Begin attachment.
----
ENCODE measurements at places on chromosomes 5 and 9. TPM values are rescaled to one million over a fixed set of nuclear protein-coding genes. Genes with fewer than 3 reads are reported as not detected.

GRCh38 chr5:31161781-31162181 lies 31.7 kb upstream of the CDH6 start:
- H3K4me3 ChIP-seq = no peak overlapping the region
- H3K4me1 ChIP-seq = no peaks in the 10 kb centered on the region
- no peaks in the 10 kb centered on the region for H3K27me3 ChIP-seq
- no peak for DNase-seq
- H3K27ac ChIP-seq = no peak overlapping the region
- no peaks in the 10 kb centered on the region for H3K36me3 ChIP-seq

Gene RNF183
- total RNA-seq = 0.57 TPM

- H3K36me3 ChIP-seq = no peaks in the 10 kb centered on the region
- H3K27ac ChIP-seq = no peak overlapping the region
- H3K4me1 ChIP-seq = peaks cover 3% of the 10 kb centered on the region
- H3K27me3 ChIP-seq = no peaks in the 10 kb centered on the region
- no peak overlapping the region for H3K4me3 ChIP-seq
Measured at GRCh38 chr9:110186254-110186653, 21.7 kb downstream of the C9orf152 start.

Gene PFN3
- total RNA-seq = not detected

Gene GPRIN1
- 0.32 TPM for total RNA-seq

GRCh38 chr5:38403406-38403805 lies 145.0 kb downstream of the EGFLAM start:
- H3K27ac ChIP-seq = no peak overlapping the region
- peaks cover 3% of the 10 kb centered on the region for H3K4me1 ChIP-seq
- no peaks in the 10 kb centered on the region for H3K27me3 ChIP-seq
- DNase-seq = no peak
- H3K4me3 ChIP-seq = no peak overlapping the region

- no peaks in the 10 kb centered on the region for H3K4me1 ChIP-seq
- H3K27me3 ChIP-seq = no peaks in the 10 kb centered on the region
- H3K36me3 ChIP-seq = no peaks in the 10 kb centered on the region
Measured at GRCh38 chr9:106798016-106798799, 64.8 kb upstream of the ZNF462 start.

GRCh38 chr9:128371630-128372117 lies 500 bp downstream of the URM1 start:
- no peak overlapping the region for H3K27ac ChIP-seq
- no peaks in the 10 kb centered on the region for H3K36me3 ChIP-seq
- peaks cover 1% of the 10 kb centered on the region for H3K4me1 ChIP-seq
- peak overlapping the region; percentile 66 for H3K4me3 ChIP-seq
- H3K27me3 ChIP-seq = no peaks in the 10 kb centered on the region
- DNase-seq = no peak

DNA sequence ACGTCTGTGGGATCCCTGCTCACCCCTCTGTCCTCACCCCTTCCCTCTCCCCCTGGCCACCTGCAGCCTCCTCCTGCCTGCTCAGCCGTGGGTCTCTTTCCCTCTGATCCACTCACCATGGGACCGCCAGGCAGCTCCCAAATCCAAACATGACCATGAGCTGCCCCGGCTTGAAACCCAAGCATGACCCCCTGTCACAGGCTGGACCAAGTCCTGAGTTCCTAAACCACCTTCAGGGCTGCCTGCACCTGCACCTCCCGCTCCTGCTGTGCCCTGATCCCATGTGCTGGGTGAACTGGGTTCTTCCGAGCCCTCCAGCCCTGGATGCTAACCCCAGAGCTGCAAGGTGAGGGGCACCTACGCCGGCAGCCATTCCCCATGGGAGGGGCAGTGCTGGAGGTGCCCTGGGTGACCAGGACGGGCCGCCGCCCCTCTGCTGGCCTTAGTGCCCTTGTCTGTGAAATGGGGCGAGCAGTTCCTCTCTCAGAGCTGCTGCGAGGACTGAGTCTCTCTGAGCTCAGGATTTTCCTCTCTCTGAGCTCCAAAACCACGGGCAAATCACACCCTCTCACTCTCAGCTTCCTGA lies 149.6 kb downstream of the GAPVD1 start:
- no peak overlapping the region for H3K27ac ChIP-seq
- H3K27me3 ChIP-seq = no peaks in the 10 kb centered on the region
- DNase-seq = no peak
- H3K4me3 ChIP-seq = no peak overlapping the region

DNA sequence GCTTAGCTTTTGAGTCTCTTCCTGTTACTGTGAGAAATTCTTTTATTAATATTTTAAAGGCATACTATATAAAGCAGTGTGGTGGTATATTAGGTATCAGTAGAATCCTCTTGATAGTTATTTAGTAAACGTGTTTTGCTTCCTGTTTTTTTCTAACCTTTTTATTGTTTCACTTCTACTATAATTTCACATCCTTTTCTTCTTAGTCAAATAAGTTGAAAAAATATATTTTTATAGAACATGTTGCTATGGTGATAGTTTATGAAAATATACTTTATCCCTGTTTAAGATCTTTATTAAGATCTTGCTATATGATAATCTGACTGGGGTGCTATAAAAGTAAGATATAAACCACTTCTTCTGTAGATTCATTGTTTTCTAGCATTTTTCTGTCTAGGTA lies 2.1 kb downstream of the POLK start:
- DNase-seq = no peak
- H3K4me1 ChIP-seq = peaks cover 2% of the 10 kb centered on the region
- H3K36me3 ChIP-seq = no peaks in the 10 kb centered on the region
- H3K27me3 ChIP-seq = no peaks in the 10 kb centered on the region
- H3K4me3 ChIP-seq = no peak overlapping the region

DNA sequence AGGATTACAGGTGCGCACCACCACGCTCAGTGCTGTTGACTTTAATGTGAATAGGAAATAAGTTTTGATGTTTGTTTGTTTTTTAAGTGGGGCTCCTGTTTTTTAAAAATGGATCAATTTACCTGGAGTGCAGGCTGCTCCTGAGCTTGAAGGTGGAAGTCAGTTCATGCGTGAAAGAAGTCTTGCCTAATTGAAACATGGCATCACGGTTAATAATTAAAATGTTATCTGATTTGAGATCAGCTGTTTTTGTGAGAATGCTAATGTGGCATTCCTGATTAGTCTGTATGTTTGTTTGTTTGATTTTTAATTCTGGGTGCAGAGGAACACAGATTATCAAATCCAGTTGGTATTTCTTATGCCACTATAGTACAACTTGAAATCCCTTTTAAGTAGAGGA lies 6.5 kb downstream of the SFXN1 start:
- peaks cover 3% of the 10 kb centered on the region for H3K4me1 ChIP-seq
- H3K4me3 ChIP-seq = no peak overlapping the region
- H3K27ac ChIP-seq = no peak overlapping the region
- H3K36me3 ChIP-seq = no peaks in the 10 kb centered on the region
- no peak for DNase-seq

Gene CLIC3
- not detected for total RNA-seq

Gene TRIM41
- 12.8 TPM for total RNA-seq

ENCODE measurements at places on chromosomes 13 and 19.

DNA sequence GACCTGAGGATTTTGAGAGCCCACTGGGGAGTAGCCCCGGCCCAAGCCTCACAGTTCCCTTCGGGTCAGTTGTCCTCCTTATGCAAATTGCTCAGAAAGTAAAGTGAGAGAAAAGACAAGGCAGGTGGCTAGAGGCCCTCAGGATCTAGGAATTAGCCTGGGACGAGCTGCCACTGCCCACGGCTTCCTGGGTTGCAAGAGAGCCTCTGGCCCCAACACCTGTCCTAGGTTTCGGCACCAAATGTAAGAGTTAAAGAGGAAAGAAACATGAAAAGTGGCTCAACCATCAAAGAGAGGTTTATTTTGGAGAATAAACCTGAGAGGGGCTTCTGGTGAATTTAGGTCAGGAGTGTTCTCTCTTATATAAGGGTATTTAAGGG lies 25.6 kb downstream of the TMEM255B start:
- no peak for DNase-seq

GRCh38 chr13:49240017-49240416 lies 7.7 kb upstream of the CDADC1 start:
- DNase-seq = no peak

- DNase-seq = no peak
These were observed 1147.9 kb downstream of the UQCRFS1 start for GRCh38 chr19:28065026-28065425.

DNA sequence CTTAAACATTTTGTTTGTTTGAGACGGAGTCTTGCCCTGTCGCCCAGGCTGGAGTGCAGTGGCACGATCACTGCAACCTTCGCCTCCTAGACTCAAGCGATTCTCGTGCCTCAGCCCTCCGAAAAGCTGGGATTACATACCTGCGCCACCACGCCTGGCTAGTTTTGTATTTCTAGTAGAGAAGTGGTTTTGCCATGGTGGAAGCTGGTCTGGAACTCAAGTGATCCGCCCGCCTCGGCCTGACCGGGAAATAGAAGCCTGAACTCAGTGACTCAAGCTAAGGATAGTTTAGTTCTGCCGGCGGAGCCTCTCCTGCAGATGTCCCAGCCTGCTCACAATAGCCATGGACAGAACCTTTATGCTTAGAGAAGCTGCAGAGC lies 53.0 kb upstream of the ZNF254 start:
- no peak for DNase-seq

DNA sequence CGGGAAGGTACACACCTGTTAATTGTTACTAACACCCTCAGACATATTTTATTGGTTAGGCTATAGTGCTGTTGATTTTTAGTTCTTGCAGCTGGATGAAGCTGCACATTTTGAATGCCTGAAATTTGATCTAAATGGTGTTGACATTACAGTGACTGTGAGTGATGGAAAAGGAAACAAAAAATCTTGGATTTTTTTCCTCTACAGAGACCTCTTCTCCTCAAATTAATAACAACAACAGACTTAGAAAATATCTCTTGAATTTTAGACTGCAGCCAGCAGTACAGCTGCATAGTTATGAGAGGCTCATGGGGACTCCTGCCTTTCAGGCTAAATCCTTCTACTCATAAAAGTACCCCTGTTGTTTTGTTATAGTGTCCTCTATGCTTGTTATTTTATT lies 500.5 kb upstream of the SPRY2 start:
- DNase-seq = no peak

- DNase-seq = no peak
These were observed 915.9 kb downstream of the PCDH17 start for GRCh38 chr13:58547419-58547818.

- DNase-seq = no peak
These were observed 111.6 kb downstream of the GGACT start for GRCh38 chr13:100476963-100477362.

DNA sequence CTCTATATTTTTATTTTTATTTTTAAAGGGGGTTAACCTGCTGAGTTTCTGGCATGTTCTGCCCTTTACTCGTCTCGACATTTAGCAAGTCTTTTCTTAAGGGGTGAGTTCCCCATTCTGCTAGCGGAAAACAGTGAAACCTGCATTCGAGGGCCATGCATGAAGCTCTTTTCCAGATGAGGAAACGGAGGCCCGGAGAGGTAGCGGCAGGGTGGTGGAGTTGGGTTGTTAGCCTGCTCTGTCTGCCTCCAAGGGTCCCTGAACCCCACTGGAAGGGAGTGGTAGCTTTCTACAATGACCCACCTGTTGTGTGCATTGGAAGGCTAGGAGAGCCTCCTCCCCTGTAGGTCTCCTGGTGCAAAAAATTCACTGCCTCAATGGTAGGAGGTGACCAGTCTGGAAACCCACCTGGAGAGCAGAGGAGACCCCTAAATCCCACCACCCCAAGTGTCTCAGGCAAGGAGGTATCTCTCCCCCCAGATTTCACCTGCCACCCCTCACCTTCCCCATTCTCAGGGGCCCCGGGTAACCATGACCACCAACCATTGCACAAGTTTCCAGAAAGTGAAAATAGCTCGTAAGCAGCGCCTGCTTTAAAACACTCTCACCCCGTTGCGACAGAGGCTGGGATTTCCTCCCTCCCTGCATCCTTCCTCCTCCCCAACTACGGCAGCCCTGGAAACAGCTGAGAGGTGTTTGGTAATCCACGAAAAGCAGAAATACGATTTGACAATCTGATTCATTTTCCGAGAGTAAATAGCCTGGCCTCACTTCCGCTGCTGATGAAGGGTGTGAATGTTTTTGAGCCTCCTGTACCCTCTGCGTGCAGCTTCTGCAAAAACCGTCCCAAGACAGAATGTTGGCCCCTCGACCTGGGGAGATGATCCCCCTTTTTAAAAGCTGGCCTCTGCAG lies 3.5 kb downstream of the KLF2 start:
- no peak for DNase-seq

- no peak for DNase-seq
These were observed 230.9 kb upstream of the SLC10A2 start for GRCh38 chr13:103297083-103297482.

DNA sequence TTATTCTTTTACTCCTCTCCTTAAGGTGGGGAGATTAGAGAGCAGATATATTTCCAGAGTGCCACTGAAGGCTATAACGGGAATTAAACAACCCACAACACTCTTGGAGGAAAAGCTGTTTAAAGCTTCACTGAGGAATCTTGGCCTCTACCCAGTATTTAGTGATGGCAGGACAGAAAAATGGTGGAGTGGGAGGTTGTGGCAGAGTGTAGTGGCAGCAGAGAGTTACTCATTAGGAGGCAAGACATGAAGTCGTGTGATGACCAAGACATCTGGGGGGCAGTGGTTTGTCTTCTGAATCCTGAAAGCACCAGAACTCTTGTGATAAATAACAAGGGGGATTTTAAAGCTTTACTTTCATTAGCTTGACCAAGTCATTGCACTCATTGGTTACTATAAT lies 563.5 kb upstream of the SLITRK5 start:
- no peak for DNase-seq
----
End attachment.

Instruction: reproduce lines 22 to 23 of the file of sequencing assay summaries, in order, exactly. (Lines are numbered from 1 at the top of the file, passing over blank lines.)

- H3K27ac ChIP-seq = no peak overlapping the region
- peaks cover 3% of the 10 kb centered on the region for H3K4me1 ChIP-seq